1. A discussion involving opposed viewpoints.
2. A formal contest between opposing viewpoints on a subject.
3. A deliberation.
4. To take part in a discussion or formal contest of opinions.
5. To deliberate.
EX. I struggled with the decision to post this debate, as there is plenty of discussion before and after about whether it would or could have any sort of positive outcome given that, for example, much if not all of the ad revenue for the debate will go towards funding the Creationist Museum and that it might legitimize the option of Ham's Young Earth Creationism by putting it up against evolution, but the in the end, I think that it is a good debate and should be shared with more people.
While it may not change anyone's mind or end the debate about creationism and evolution, it does serve as a platform for us to discuss this subject. Personally, I applaud any chance to get people listening to ideas, thinking about them, and talking about them with others. This sort of discussion, in my opinion as a skeptic & agnostic atheist (meaning "I don't believe in the supernatural, because I have never witnessed any evidence that the supernatural exists, but I cannot know with full certainty that the supernatural doesn't exist"), will lead to people seeking more information to form and adjust their own conclusions and held-beliefs about the world and universe we live in.
I think the debate was fairly interesting and, while many people may have already heard both side's arguments before, I had not heard everything discussed or thought about everything discussed. I learned a lot about Ham's Young Earth Creationism, a belief held by many in the world but especially by fundamentalist Christians in the United States that the world was quite literally created by god around 6,000 years ago and then a Great Flood wiped all life except for two of every animal and Noah's family on the ark 4,000 years ago, and about many different disciplines of science, from biology to geology, from Bill Nye.
My biggest qualm with the debate is that, far too often, Ham fell back upon his faith and the Bible for evidence. In contrast, Nye used scientific evidence and the majority consensus of the scientific community brought about by decades and centuries of tested, true, or theoretical scientific exploration of the observable world around us. The major difference between these two view points is that, for biblical "scientists" like Ham, all of the answers to the big questions can be found in the Bible. Evolution is rooted in observable evidence; it can make predictions about the past, the present, and the future and many such predictions have been found to be accurate (EX. Transitional fossils). On the other hand, new earth creationism is, primarily, rooted in faith; their is nothing wrong with faith (in fact, as an agnostic, I don't rule out the existence of a god creating the universe) but, as far as I and many other see, it cannot do the same sort of things that science can do. Furthermore, most religious texts, including much of the Bible and the Old Testament contradict the evidence presented by all disciplines relevant to history from archeology to geology (EX. Egyptologists have found no evidence in their centuries of study and exploration of the Exodus ever taking place in Egypt) unlike the theories of the Big Bang, evolution, etc. that are backed by hard evidence-- just because they're theories does not make them any less valid (EX. Gravity is a theory. We don't know how it works, but it is an observable force.). Yet, if evidence is found to the contrary of these theories, and very little or none has been found, then the science community would be glad to explore new avenues created by any discovery. That is the very nature of science. It is the systematic collection of information used to formulate ideas about the universe and make predictions about discoveries yet to be discovered. That is not the nature of Ham's creationism.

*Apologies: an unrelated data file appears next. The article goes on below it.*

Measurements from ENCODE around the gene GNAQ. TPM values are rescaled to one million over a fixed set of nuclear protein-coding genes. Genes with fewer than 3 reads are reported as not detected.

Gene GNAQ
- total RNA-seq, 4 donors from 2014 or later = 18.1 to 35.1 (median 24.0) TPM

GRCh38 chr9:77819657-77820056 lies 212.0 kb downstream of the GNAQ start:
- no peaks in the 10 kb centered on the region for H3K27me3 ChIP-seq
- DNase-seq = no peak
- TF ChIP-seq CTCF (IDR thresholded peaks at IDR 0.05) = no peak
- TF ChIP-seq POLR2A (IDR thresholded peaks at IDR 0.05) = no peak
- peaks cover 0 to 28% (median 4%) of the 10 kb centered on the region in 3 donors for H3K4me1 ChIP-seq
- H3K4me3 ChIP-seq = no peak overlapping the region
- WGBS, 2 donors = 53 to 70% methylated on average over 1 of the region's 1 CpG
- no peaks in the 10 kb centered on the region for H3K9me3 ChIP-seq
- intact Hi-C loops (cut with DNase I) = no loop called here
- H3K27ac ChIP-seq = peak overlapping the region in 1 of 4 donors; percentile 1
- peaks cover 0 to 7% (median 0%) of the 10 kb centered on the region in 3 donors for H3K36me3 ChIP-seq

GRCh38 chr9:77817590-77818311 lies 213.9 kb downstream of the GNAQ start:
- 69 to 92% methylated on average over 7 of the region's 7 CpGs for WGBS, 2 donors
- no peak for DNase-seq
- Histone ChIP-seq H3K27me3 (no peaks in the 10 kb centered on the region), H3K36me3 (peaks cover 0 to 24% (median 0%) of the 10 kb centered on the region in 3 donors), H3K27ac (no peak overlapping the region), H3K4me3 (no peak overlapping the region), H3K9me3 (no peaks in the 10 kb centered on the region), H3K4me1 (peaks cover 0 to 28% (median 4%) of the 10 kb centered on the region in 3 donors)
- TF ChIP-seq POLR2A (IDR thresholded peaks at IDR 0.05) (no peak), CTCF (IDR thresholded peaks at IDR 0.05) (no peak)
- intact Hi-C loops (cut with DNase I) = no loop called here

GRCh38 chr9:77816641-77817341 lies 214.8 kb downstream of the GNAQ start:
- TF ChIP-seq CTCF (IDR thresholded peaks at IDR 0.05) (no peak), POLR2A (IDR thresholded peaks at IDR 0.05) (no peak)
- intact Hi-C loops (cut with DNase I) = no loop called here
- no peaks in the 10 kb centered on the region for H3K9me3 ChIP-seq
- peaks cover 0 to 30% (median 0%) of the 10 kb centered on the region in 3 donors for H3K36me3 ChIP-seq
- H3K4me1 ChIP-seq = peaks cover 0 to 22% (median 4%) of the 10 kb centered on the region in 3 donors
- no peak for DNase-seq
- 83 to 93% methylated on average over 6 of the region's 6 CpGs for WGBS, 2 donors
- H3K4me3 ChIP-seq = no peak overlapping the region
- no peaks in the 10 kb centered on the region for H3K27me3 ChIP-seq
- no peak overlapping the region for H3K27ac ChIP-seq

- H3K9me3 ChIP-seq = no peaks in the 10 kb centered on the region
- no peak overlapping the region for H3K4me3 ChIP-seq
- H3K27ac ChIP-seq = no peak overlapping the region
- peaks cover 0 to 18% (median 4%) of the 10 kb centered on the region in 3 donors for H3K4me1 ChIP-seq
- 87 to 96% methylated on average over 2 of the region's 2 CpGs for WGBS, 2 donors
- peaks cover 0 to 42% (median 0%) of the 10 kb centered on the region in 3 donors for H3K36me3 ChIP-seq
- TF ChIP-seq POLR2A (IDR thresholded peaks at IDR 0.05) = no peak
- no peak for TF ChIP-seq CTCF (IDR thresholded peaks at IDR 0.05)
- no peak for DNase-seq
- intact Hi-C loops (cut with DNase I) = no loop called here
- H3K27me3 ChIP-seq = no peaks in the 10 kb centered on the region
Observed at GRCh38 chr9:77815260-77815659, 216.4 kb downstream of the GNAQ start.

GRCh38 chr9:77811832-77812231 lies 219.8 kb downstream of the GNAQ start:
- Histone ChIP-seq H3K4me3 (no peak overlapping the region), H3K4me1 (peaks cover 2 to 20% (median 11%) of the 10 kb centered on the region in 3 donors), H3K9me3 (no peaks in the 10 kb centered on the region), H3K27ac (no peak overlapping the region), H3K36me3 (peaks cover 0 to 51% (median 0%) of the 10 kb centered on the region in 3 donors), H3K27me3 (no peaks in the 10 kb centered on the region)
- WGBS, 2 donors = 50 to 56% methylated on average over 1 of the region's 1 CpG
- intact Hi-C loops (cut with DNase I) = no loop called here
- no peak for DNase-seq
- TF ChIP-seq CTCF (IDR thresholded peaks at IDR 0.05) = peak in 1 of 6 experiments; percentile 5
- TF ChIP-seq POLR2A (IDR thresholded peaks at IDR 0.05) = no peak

Religion and science, in my opinion and in many others, don't mix. Creationism's place is in the philosophy class, not in our science text books.